New traits and resistant weeds bring increasing attention to the importance of proper application.
May 1, 2012
At the Commodity Classic meeting in Nashville, TN, I got to see an old friend of CropLife® magazine, Dr. Robert Wolf. Dr. Worf has been toiling away for years doing research on the best products and practices for mitigating spray drift.
It’s certainly not the most scintillating topic we cover in the pages of this publication, but articles we’ve run over the years focused on best application practices have always garnered wide readership and appreciation.
So it was really great to see Dr. Wolf getting a lot of attention from major crop protection companies and agriculture media outlets at Commodity Classic. The big driver of this new found popularity is two-fold. The impending release of crops that feature dicamba- and 2,4-D-tolerant traits will lead to a broader use of these stalwart herbicides, which are in the process of getting formulations makeovers. Also, to be frank, the Roundup Ready system in its weed-crunching heyday did not require the level of attention to detail that will be needed when these new biotech traits come to market.
“Applicators have had a real easy way of going about applying products,” said Dr. Wolf. “We just put glyphosate in the tank and go to the field. Now, we’re talking about some new tank mix combinations, premix materials, different compounds and chemistries.” And while we’re at it, there will be more discussions about the speed of travel, the height of the boom above the target, the spray pressure, the selection of nozzles ... all the nitty gritty details that the effectiveness of glyphosate allowed to be somewhat compromised are again coming into sharp relief.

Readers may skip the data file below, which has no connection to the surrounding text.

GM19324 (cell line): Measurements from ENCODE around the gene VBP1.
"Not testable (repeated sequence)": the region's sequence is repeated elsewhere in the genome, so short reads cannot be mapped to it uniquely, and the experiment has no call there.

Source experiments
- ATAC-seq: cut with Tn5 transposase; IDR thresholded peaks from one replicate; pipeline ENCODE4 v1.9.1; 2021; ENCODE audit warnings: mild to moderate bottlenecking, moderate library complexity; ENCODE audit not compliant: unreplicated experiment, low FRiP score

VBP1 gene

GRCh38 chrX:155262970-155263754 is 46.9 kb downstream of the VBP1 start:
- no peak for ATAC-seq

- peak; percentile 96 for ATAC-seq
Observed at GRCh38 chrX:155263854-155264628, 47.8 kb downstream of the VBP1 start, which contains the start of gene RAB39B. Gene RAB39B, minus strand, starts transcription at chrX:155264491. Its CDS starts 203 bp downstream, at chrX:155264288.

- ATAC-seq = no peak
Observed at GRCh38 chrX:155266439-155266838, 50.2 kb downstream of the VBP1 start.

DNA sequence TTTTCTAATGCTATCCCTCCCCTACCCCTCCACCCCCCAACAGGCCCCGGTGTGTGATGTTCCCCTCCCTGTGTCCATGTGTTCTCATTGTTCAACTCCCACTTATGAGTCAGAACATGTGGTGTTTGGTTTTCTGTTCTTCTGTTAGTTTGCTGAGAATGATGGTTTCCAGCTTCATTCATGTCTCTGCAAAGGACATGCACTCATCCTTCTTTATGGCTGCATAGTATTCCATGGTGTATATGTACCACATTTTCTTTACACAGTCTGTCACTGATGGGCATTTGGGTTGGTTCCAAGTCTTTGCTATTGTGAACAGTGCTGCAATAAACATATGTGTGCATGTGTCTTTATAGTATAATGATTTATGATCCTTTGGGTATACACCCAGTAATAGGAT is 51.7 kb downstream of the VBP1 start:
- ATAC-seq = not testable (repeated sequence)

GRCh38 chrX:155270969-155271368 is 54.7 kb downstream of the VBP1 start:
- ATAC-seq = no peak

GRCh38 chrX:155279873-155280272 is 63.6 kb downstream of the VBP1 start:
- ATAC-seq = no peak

BASF, which announced its dicamba reformulation called Engenia at the Commodity Classic, is sponsoring Dr. Wolf’s educational tour called the On Target Application Academy — coming to an ag event near you. He will have his spray table in tow and will be really eager to get the industry’s spraying practices back up to snuff.
The focus of the training is on growers, whose too often conspicuous application of glyphosate is most in need of correction and education. But I think the renewed attention on the need for proper herbicide application bodes well for retailers who provide custom application.
While these hybrids are still a few years from full commercialization, you can see that the complexity of applying herbicides is going to increase. And you can visualize an increasing role as your grower-customers’ partner in weed management.
Look for our old friend Dr. Wolf sometime this summer — he’s ready to lend a hand.
Speaking of old friends, I was saddened to learn of the passing of Scot Sparks, the seed guru at Hintzsche Fertilizer in Maple Park, IL. You never forget who was kind and sharing to you when you first started out a new job. And Scot was all that when I came to him in the late 1990s while trying to figure out the seed market.
Although he was not comfortable at all, he let me take a picture of him in front of some bulk seed bins, for which I’m sure he took some ribbing. He taught me a lot about the good and the bad, the ups and the frustrations, with great patience. I, along with the Hintzsche family, will miss him greatly.
Rest in peace, Scot.
Schrimpf is the Group Editor for the CropLife Media Group at Meister Media Worldwide, with full editorial responsibility for CropLife, CropLife IRON, Cotton Grower and PrecisionAg Special Reports.